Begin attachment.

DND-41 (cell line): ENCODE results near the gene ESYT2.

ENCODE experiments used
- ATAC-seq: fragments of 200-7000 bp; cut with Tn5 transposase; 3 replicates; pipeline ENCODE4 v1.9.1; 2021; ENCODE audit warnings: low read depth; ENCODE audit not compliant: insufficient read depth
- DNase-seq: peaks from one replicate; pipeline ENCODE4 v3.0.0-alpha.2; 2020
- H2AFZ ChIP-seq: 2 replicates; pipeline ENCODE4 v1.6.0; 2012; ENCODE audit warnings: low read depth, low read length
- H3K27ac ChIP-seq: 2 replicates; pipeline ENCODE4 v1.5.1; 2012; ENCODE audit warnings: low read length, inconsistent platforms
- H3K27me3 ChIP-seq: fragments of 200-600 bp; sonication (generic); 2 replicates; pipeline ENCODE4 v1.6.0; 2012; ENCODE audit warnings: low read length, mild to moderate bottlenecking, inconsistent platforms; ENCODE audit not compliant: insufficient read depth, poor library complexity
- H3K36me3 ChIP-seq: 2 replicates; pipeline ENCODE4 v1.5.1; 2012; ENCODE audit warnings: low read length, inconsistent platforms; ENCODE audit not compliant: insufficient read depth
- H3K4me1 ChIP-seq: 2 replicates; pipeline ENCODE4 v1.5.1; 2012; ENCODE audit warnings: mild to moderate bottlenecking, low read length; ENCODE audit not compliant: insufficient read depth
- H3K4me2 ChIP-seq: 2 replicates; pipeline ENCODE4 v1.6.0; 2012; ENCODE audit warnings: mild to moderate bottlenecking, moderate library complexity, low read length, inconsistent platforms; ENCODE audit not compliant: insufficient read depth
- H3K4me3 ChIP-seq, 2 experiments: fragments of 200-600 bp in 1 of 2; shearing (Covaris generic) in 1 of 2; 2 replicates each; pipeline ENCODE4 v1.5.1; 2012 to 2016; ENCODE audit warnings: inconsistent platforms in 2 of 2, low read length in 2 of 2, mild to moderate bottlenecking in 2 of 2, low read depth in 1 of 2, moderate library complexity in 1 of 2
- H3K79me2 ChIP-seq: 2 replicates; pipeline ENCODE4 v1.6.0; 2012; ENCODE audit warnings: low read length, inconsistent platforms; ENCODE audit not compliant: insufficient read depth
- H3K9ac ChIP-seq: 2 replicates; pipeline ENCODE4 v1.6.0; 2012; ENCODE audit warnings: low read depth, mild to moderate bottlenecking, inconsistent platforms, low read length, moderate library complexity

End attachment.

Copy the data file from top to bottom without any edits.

DND-41 (cell line): ENCODE results near the gene ESYT2.

ENCODE experiments used
- ATAC-seq: fragments of 200-7000 bp; cut with Tn5 transposase; 3 replicates; pipeline ENCODE4 v1.9.1; 2021; ENCODE audit warnings: low read depth; ENCODE audit not compliant: insufficient read depth
- DNase-seq: peaks from one replicate; pipeline ENCODE4 v3.0.0-alpha.2; 2020
- H2AFZ ChIP-seq: 2 replicates; pipeline ENCODE4 v1.6.0; 2012; ENCODE audit warnings: low read depth, low read length
- H3K27ac ChIP-seq: 2 replicates; pipeline ENCODE4 v1.5.1; 2012; ENCODE audit warnings: low read length, inconsistent platforms
- H3K27me3 ChIP-seq: fragments of 200-600 bp; sonication (generic); 2 replicates; pipeline ENCODE4 v1.6.0; 2012; ENCODE audit warnings: low read length, mild to moderate bottlenecking, inconsistent platforms; ENCODE audit not compliant: insufficient read depth, poor library complexity
- H3K36me3 ChIP-seq: 2 replicates; pipeline ENCODE4 v1.5.1; 2012; ENCODE audit warnings: low read length, inconsistent platforms; ENCODE audit not compliant: insufficient read depth
- H3K4me1 ChIP-seq: 2 replicates; pipeline ENCODE4 v1.5.1; 2012; ENCODE audit warnings: mild to moderate bottlenecking, low read length; ENCODE audit not compliant: insufficient read depth
- H3K4me2 ChIP-seq: 2 replicates; pipeline ENCODE4 v1.6.0; 2012; ENCODE audit warnings: mild to moderate bottlenecking, moderate library complexity, low read length, inconsistent platforms; ENCODE audit not compliant: insufficient read depth
- H3K4me3 ChIP-seq, 2 experiments: fragments of 200-600 bp in 1 of 2; shearing (Covaris generic) in 1 of 2; 2 replicates each; pipeline ENCODE4 v1.5.1; 2012 to 2016; ENCODE audit warnings: inconsistent platforms in 2 of 2, low read length in 2 of 2, mild to moderate bottlenecking in 2 of 2, low read depth in 1 of 2, moderate library complexity in 1 of 2
- H3K79me2 ChIP-seq: 2 replicates; pipeline ENCODE4 v1.6.0; 2012; ENCODE audit warnings: low read length, inconsistent platforms; ENCODE audit not compliant: insufficient read depth
- H3K9ac ChIP-seq: 2 replicates; pipeline ENCODE4 v1.6.0; 2012; ENCODE audit warnings: low read depth, mild to moderate bottlenecking, inconsistent platforms, low read length, moderate library complexity